AI technologies are increasingly being incorporated into newsrooms, but with trust in media in a precarious position, concerns remain that introducing machine learning could worsen the situation.
From automated reporting and data processing to information verification, AI’s presence in the world of journalism, and other sectors, is growing. But the media industry’s reliance on trust and truth means an added layer of complexity when it comes to using such tech.
Several programmes successfully integrate AI into the news-making process, breaking down and standardising COVID-19 data. Still, concerns remain over the ethical implications of using this kind of software in a sector that deals with sensitive information and has a potentially wide societal reach.
Despite this, the media is not included as a high-risk area of application in the EU’s draft AI Act, which takes a vertical risk-based approach to regulating the technology’s application, identifying sectors seen as particularly vulnerable to its misuse or unintended consequences.
AI in journalism is already broad in scope regarding both existing and potential applications. In many cases, the work is still behind the scenes, automating the collection and processing of large volumes of data, for example, or using textual analysis to fact-check or tag articles.
Increasingly, though, it is also being worked into more outward-facing components of journalism, including the formulation of articles themselves. Various newsrooms have deployed automation to issue updates and piece together articles on current affairs, sports events and property listings, amongst other topics.
The software is not just text-based and is being applied to other forms of media. Design AI, a Munich-based company, working with news organisations such as the European Pressphoto Agency and Spanish news agency EFE, has developed AI for annotating videos, mainly for archiving footage but with potential applications in a wide range of practices both within and outside of journalism.
When it comes to the ethics of using AI in the media and how to consider them, a differentiation needs to be made between the different levels of development, Keesiu Wong, CEO and co-founder of DesignAI told EURACTIV.
This occurs first in determining whether the concern applies to AI as a whole, for instance, when it comes to bias in data, as seen in the technology’s application in other sectors, or whether it applies to the software’s media-specific use. Secondly, it occurs when working out where these issues might arise within the process of development to application.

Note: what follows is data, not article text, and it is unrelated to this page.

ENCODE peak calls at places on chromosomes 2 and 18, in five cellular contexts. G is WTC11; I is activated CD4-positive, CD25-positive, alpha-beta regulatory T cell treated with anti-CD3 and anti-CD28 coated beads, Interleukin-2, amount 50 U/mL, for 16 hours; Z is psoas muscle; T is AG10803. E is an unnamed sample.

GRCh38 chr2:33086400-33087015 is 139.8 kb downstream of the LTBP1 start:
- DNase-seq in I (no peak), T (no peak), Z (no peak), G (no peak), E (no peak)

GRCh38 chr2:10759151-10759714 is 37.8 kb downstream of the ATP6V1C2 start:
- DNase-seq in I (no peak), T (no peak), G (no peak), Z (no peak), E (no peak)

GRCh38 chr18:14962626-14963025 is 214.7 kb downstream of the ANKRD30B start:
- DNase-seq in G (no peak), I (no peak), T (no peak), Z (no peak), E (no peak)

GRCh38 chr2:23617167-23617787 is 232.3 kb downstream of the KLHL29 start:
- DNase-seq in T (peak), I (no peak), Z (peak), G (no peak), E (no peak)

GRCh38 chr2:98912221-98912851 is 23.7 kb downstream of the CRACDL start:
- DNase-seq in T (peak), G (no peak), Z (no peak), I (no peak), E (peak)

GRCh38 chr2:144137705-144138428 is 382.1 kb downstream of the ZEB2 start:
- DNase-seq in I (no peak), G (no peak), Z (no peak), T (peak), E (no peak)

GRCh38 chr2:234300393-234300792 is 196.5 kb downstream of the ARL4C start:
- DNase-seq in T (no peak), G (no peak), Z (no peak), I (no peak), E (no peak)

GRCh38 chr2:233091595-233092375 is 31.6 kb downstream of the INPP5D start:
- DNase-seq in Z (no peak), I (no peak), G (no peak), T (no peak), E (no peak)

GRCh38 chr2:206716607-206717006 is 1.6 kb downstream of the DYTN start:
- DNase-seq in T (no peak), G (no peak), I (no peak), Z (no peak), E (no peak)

“There are different levels and places where undesired unethical behaviour might happen”, Wong said. “This might be in how the software is programmed – this would be basically our concern – it might be how the data was constructed…and this is basically the hardest one because it’s the least obvious. And then it could also be in how the AI is applied.”
What is needed, therefore, he said, is an “ethics by design” approach to creating these kinds of technologies. “You actually need ethical considerations everywhere – you need it while you construct or design the AI, you need it in constructing the data set, during training, and you need it when you apply it.”
When it comes to the deployment of this software by media organisations, an additional level of considerations arise, given the potential implications of publishing information that has been processed by automated technologies.
AI tools can be invaluable for investigative journalists, for example, when it comes to collating and processing large volumes of information, said Jonathan Stray, an AI researcher at the University of Berkeley, speaking at the London School of Economics’ JournalismAI Festival on Thursday (2 December).
However, he added, before any claims or allegations are made public based on this, “guaranteeing the accuracy of a process, guaranteeing human oversight of the quality of the product is one of the main ethical challenges relevant to AI and story production.”
[Edited by Alice Taylor]